"The epitaph he chose to mark his grave is still as fresh as today's headlines: 'When I was in the military they gave me a medal for killing two men and a discharge for loving one'."
As impact of the Gulf of Mexico drilling disaster continues, it now becomes increasingly evident that it may be time for people everywhere to consider what we are doing to the entire planet. This is a mass event of gigantic proportions which requires that people think, consider, and act to preserve our world, and our life on it. 'BP' may be the current villan, but it becomes evident that are many more lurking in the shadows . . .
What do you do when a gas company offers nearly $100,000 for the right to drill on your land?
If you're Josh Fox, you refuse the money - then make an award-winning documentary portraying the natural gas industry as an environmental menace that ruins water, air and lives.
In "Gasland," premiering Monday, June 21 at 9 p.m.[ EDT] on HBO, Josh Fox presents a frightening scenario in which tens of thousands of drilling rigs take over the landscape, gas companies exploit legal loopholes to inject toxins into the ground and residents living nearby contract severe, unexplained illnesses.
This isn't some dystopian nightmare, Fox says, but the harsh reality in communities from Texas to Colorado to Pennsylvania. "People are feeling completely upended," the 37-year-old filmmaker said in an interview at his woodland home near the Pennsylvania-New York border, where gas companies have been leasing thousands of acres of pristine watershed land in anticipation of a drilling boom.
Background video from 'Democracy Now!' on how the the House Committee on Energy and Commerce have asked eight oil-field companies to disclose the chemicals they've used and the wells they've drilled in over the past four years. Last week, Waxman also revealed two of the largest gas drilling companies have pumped hundreds of thousands of gallons of diesel-based fluids into the ground in violation of a voluntary agreement with the Environmental Protection Agency.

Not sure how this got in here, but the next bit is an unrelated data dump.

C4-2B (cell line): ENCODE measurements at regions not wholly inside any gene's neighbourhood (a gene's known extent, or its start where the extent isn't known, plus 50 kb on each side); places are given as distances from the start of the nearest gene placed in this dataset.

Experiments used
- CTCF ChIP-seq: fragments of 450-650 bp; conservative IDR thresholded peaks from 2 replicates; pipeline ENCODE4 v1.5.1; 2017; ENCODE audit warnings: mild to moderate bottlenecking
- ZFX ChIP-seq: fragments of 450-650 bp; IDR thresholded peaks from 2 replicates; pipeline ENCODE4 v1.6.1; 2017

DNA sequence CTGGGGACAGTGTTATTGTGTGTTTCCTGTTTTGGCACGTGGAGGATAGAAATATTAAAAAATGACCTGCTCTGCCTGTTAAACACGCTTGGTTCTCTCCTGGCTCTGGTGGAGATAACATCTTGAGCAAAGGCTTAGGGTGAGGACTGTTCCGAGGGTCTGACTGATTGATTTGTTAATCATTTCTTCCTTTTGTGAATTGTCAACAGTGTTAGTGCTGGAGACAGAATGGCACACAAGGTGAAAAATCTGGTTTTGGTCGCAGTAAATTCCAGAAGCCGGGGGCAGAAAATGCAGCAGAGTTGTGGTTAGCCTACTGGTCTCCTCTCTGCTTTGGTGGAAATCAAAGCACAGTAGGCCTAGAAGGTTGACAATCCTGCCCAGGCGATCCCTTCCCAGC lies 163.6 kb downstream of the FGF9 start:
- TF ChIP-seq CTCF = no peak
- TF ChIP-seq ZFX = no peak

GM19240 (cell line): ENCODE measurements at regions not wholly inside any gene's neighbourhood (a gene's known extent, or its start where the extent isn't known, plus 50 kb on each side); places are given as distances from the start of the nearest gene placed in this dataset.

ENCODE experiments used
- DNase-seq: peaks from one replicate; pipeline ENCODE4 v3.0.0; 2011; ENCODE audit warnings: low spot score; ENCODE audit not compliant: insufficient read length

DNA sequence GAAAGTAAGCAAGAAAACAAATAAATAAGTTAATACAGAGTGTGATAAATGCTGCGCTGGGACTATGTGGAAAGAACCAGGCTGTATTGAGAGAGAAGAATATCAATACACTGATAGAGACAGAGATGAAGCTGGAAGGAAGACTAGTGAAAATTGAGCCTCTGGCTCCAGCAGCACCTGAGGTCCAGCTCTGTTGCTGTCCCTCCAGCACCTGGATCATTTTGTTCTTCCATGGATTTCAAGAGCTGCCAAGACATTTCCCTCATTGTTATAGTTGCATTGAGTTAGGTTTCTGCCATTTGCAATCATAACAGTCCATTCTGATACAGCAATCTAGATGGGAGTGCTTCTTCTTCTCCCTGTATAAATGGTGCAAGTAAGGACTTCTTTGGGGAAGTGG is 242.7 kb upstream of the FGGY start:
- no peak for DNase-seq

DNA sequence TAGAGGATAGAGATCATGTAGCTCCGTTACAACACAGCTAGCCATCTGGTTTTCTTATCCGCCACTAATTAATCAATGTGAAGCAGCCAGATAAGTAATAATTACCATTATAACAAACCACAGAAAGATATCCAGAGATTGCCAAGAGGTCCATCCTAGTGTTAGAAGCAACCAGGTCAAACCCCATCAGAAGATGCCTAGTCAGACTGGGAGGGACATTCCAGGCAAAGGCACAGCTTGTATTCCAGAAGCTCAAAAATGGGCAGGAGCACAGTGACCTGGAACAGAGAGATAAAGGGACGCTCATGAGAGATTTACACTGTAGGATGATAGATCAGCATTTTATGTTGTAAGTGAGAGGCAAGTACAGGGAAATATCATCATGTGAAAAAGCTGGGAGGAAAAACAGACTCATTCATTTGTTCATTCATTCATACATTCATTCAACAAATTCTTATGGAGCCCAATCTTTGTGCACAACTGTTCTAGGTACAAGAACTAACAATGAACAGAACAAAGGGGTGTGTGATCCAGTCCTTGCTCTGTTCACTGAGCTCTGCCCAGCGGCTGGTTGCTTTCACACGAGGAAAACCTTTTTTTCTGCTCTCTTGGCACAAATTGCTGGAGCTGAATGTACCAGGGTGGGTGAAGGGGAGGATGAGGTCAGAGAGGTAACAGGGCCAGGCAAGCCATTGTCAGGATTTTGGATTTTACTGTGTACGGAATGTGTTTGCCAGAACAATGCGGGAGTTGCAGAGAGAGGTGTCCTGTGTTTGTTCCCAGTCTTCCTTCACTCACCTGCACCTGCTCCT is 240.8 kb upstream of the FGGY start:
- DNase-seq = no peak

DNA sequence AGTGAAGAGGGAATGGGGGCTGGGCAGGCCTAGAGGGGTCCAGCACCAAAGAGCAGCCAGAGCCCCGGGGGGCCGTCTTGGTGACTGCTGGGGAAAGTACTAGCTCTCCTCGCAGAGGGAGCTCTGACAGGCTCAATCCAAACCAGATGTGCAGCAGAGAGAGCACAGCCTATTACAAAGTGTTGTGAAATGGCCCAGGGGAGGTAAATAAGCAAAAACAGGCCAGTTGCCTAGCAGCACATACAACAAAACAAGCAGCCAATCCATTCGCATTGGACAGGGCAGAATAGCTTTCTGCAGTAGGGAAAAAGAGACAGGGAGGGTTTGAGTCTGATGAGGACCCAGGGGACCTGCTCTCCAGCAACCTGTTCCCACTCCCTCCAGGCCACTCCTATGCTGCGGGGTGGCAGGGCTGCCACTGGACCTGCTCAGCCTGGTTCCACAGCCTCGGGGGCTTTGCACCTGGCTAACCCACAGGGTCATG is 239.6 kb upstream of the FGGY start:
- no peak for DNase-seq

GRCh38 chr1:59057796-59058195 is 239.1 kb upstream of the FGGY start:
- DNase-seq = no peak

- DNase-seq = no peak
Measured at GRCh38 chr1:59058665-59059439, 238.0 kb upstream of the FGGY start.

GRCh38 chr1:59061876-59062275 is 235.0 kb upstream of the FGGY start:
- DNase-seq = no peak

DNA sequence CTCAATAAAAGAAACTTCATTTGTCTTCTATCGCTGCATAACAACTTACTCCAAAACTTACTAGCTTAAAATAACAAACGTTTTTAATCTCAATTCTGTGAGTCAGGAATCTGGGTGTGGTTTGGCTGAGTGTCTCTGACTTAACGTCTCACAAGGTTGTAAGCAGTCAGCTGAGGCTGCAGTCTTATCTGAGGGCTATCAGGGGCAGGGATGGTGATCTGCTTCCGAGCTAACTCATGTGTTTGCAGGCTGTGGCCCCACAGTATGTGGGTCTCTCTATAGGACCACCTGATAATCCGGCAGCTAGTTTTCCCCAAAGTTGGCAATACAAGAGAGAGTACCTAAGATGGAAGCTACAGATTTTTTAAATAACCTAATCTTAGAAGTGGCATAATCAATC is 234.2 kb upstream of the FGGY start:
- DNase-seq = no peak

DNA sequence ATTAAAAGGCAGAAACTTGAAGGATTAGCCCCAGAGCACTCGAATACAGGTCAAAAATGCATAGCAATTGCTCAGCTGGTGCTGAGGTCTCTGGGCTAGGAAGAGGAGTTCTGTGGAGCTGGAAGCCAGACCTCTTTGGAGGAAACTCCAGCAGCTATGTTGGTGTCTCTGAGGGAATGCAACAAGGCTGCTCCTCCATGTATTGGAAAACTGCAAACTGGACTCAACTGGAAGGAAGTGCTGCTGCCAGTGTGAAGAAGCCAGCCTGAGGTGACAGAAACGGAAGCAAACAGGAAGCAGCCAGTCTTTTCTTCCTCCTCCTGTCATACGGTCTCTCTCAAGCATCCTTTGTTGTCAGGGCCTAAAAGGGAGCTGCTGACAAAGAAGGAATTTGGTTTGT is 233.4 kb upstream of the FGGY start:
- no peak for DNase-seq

So far I have watched all 27 of the World Cup matches from South Africa. During every single game I have wished for a 'vuvuzela mute button' on my TV. It is perhaps one of the most annoying sounds I have encountered during my many years of watching the World Cup.
An occasional bit of vuvuzela would be acceptable, but the constant overpowering droning of this senseless noise is almost unbearable. The normal ebb and flow of the sound of exhuberant fans has been completely eliminated by the loud buzzing sound of the vuvuzelas. Yes, I know that I can listen with no sound whatsoever and I have upon occasion resorted to that.
I am currently in a personal snit over Slovakia's loss last night to Paraguay - so I have lashed out at the most convenient scapegoat, though in truth I doubt the vuvuzela had anything to do with the outcome of that match.